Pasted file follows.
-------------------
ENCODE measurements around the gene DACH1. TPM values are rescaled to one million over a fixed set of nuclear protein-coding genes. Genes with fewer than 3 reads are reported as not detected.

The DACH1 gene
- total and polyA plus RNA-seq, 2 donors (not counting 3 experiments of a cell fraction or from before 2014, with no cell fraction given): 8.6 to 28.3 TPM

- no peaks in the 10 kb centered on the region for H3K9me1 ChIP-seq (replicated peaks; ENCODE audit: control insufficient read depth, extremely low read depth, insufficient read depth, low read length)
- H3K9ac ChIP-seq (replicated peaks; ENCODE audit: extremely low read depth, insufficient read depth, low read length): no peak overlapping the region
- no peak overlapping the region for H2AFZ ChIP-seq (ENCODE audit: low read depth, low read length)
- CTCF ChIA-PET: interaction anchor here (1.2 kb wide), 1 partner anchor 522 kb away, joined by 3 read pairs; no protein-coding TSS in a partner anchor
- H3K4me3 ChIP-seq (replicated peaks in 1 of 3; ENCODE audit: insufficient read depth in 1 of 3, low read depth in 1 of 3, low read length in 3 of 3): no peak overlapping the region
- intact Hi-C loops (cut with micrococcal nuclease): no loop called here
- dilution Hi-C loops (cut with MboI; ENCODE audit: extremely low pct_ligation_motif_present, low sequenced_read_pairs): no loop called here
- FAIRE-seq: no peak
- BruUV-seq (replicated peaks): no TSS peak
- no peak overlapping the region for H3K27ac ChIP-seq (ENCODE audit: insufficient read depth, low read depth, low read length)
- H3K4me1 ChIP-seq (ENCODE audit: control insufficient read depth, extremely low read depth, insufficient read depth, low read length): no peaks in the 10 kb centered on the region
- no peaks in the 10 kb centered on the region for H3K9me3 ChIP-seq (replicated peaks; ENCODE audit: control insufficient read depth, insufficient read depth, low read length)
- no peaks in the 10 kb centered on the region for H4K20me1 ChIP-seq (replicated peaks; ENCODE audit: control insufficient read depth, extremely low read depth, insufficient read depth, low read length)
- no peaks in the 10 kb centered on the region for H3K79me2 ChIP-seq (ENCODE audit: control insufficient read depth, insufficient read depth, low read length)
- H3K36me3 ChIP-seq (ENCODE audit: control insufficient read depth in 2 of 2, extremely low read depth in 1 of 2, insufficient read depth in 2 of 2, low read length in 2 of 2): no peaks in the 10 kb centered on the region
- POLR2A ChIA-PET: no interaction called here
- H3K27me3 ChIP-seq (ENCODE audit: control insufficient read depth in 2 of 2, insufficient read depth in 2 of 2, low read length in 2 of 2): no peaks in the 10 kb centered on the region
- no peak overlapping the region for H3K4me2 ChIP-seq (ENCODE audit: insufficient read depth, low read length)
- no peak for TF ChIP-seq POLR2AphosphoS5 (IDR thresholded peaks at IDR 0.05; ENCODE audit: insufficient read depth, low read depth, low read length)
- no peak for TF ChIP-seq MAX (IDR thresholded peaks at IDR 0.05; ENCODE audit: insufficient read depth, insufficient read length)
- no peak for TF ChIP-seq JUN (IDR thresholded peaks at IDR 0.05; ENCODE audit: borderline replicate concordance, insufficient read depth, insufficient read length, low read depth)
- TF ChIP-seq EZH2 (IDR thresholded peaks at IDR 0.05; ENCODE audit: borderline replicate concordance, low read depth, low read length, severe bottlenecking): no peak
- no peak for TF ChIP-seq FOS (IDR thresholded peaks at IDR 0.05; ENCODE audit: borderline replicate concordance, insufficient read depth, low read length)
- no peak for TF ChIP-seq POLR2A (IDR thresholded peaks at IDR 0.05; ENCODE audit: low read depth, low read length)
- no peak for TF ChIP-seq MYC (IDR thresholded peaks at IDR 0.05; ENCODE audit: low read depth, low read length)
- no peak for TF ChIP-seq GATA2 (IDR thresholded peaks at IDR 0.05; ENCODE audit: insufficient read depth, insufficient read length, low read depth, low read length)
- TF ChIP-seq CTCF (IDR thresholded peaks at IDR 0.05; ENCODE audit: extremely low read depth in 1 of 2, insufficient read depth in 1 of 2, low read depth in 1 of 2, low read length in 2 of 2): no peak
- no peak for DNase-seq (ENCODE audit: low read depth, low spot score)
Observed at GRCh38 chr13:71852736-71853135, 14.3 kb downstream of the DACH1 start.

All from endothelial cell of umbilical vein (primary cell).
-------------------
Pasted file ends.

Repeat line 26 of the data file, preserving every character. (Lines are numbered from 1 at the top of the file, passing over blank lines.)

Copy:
- no peak for TF ChIP-seq FOS (IDR thresholded peaks at IDR 0.05; ENCODE audit: borderline replicate concordance, insufficient read depth, low read length)